RESEARCHERS AT TWO Irish universities have recommended targeting depression awareness and intervention programmes at teenage boys on foot of results of a study.
The research used vignettes and questionnaires to measure how both sexes view depression or ADHD in their peers between the ages of 10 and 16.
The younger children did not hold very negative perceptions of others their age with these conditions, the study found. However, Dr Eilis Hennessy of UCD’s School of Pyschology said:
It’s possible that the children knew what is socially acceptable to say on the questionnaire, so we also used a reaction time test to see how quickly they associated positive and negative words with mental health problems.
This test also showed that teenage girls did not have negative attitudes towards their peers with depression but that some teen boys did. Dr Hennessy said:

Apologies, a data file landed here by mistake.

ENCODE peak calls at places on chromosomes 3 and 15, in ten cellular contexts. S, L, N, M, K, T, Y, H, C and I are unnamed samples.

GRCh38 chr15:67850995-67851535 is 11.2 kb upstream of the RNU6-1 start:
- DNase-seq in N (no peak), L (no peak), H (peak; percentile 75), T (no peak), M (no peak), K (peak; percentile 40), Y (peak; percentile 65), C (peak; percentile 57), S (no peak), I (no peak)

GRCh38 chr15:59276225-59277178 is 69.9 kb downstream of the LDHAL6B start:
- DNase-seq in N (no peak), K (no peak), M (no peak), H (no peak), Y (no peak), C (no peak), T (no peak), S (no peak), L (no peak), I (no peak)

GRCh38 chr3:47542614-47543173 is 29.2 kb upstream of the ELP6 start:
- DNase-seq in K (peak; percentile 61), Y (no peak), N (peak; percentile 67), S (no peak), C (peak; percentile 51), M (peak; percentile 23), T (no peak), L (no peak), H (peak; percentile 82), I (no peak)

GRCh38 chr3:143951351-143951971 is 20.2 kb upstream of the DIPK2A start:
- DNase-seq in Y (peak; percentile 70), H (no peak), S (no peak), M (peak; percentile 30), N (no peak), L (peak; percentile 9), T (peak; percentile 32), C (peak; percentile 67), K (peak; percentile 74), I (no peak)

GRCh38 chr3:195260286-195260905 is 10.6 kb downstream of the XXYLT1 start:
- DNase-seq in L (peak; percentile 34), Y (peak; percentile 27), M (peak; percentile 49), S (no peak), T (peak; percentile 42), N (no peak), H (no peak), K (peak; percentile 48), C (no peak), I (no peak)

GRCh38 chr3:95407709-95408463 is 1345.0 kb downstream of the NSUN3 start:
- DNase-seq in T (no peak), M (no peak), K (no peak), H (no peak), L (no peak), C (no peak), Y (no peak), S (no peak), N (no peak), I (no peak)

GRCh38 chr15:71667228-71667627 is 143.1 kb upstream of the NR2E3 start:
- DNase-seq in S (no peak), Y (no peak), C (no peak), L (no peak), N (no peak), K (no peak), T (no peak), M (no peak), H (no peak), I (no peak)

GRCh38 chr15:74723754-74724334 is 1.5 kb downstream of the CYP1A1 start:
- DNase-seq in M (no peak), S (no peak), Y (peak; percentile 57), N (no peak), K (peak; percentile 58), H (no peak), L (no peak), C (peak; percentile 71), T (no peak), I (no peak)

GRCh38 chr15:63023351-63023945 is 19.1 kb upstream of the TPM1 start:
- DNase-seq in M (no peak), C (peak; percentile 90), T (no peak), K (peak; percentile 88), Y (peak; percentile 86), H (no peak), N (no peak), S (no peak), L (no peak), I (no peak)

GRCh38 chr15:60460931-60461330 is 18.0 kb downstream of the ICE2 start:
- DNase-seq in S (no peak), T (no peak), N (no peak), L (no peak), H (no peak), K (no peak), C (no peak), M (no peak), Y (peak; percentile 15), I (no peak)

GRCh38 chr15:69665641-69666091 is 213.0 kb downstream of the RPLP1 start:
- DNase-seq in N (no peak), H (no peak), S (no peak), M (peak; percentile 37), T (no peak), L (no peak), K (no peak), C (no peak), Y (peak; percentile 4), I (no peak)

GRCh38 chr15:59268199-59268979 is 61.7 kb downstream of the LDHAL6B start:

If we were to think about intervention, the group that we need to target are adolescent boys and depression.
It wasn’t just teens though that were a cause for concern. The study, which was co-produced by Dr Caroline Heary at NUI Galway, found that all of those interviewed between the ages 10 to 16 were worried about stigma from adults. “A lot of them spoke about not telling anyone they had a diagnosis,” said Dr Hennessy.
The study was funded by the Health Research Board of Ireland.
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